Sunday, January 22, 2012

Who will win?

Monday morning is a big one in the children's book world. It's when all the major U.S. awards for young people's literature – including the Newbery and the Caldecott – will be announced at the American Library Association's Midwinter Meeting.

Tonight might be a restless one for authors and illustrators. A number of them will be receiving a pre-dawn phone call with the news that their book has won an award. Unlike other awards we're familiar with, there are no lists of nominees. The committees for each award consider every book in that category published in the past year.

The ALA meeting is in Dallas this year and the award announcements begin at 7:30 a.m. Central Time. That's 5:30 my time. The ALA website runs a live feed and normally I'd be at my computer watching it. Last year I posted pretty quick updates as awards were announced. But this year, believe it or not, I have something else I have to do at that time.  I'll try to get the word out as soon as I can, though. If you're crazy like me you can go here and watch it yourself. I'll warn you, though, the librarians won't be wearing couture.

Each year there's a great deal of speculation over who will win the Newbery Medal, for distinguished contribution to children's literature, and the Caldecott Medal, for the artist of the most distinguished American picture book for children. There are mock Newbery and Caldecott votes by adults and children and everyone has fun making predictions.

Then the committees make their decisions (already made by now) and often the winners are a  complete surprise.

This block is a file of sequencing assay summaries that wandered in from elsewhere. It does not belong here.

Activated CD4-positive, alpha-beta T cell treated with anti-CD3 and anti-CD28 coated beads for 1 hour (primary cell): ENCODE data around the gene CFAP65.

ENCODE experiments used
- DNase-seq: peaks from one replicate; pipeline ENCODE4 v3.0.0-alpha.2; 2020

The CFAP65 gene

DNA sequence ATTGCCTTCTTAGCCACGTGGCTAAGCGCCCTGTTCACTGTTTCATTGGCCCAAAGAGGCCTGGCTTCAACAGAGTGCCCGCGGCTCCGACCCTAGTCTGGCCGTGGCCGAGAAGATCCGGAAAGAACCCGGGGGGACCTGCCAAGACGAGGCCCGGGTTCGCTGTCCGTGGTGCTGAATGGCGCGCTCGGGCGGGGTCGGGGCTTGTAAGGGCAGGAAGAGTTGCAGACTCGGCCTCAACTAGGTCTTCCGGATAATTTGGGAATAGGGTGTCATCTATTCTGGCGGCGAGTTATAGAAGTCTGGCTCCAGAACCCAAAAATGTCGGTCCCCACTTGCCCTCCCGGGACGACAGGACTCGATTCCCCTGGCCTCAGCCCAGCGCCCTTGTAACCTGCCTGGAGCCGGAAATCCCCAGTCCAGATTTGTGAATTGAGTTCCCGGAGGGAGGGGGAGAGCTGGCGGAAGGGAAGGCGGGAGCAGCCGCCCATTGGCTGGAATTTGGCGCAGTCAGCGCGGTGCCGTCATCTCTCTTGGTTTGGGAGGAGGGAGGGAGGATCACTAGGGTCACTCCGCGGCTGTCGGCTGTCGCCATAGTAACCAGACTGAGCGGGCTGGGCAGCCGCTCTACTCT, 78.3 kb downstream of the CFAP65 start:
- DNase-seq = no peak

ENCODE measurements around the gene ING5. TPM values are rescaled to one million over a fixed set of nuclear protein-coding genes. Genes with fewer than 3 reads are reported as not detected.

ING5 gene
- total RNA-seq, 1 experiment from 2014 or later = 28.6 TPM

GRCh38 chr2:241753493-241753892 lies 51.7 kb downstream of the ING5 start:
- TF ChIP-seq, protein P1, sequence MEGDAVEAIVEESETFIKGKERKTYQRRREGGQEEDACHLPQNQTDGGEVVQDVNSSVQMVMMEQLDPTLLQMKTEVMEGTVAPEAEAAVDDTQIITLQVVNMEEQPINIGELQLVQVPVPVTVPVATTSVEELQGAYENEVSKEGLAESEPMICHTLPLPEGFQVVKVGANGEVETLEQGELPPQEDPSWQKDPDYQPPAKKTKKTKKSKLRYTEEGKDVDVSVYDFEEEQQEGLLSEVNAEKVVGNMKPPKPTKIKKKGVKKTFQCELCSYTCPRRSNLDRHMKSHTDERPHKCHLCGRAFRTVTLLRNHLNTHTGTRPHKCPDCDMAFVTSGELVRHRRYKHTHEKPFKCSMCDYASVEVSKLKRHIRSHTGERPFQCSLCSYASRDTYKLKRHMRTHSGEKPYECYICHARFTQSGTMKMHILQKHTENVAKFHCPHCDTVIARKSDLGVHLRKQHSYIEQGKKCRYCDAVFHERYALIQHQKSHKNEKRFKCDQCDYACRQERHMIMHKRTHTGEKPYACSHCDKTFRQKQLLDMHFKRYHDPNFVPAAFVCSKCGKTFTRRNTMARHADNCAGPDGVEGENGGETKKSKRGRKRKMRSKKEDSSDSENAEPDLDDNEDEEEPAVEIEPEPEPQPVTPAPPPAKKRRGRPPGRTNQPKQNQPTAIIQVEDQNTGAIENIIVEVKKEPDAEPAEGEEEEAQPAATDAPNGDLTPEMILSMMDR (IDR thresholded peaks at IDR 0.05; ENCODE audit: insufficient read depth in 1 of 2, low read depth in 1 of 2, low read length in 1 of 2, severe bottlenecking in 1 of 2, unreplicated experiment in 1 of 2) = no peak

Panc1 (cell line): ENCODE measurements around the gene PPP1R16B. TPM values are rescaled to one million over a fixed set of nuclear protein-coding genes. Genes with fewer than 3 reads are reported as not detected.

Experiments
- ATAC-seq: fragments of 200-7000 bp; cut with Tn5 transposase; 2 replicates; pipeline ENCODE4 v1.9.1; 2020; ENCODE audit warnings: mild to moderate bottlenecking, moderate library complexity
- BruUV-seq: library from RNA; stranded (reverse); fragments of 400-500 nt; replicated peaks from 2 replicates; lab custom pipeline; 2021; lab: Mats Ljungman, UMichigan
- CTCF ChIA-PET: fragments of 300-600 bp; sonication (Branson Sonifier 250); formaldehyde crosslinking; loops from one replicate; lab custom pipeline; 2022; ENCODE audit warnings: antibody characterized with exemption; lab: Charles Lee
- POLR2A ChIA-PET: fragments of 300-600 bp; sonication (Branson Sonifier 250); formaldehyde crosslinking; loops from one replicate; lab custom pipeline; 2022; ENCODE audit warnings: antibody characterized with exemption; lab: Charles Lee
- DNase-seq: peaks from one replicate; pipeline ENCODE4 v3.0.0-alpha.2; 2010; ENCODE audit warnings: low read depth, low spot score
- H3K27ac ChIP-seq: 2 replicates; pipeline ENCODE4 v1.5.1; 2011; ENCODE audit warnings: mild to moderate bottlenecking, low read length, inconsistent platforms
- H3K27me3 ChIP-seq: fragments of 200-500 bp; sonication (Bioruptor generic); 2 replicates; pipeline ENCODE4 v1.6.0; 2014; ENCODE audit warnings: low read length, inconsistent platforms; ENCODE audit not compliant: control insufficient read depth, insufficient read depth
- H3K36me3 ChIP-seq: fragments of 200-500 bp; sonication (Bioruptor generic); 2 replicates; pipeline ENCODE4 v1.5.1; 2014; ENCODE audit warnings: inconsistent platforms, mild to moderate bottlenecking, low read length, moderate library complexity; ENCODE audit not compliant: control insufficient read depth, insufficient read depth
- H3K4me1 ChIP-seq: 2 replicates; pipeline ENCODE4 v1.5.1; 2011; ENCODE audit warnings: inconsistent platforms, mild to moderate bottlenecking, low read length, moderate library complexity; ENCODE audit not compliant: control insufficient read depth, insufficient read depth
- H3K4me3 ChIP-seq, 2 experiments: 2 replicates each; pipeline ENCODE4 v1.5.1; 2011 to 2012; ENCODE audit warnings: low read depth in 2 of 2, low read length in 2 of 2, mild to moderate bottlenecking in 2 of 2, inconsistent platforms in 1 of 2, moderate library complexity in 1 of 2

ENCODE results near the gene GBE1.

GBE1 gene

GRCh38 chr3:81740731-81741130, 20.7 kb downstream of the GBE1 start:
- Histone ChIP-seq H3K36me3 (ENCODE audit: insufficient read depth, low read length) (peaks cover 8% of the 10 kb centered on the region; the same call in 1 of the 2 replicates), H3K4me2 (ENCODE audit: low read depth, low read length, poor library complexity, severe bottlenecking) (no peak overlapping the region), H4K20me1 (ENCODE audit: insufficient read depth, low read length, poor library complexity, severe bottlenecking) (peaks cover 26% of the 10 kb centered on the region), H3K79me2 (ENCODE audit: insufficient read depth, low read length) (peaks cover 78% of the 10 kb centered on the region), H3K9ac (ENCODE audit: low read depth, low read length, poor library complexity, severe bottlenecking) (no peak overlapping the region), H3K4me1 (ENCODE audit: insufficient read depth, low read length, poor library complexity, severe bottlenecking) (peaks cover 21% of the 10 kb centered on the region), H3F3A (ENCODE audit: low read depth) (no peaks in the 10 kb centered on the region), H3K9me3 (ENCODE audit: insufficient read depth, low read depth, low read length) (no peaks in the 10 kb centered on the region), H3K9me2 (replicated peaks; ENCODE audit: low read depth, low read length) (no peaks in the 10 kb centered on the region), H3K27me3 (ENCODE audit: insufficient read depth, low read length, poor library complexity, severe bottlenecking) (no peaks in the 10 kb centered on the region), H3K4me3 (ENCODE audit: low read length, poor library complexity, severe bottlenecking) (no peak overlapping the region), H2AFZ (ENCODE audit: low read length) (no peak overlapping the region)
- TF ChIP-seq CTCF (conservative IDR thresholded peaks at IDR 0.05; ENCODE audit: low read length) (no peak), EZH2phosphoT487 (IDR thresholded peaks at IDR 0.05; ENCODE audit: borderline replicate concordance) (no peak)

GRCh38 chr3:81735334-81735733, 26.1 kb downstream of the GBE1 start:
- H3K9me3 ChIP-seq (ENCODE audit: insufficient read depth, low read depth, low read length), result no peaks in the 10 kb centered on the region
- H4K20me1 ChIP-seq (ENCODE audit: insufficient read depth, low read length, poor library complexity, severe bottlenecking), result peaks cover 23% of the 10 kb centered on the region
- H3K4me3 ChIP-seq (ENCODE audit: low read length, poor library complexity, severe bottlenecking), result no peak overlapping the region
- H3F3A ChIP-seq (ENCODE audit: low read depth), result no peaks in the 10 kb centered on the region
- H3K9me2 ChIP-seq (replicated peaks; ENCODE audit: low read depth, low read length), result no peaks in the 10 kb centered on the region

Once in a while, not so much. Jerry Pinkney's Caldecott in 2010 for The Lion and the Mouse surprised no one. But last year when Clare Vanderpool won the Newbery Medal for Moon Over Manifest, it took weeks for libraries that didn't have the book to get it because her publisher was taken off guard and had to print more copies.

This year the book I've seen mentioned most often as likely for the Newbery Medal is Okay for Now, by Gary D. Schmidt. I read it a couple of weeks ago and it is indeed a special book.

Life is tough for Doug Swieteck, a minor character in Schmidt's Newbery honor book The Wednesday Wars. It's the summer of 1968 and his family has moved to tiny Marysville, N.Y. Doug calls it "the dump" and makes up his mind to be miserable. We soon learn he might have good reason for the lousy attitude. One big brother is in Vietnam, the other bullies him and his dad's a drunk. But as Doug begins to grow on us, the town begins to grow on him. He discovers Audubon prints in the library and a librarian who helps copy the prints and realize a talent as an artist. He meets a cool girl whose dad gives him a Saturday job. And once school starts, he finds teachers who offer him some desperately needed academic help.

The plot is lively, featuring humor and heartbreak, baseball and the first moonwalk. The characters, both major and minor are terrific. Doug is a winning protagonist. But even the people you hate at first get under your skin by the end.

We'll know by tomorrow if Gary Schmidt has won a Newbery Medal or another Newbery Honor.

-Rebecca Young

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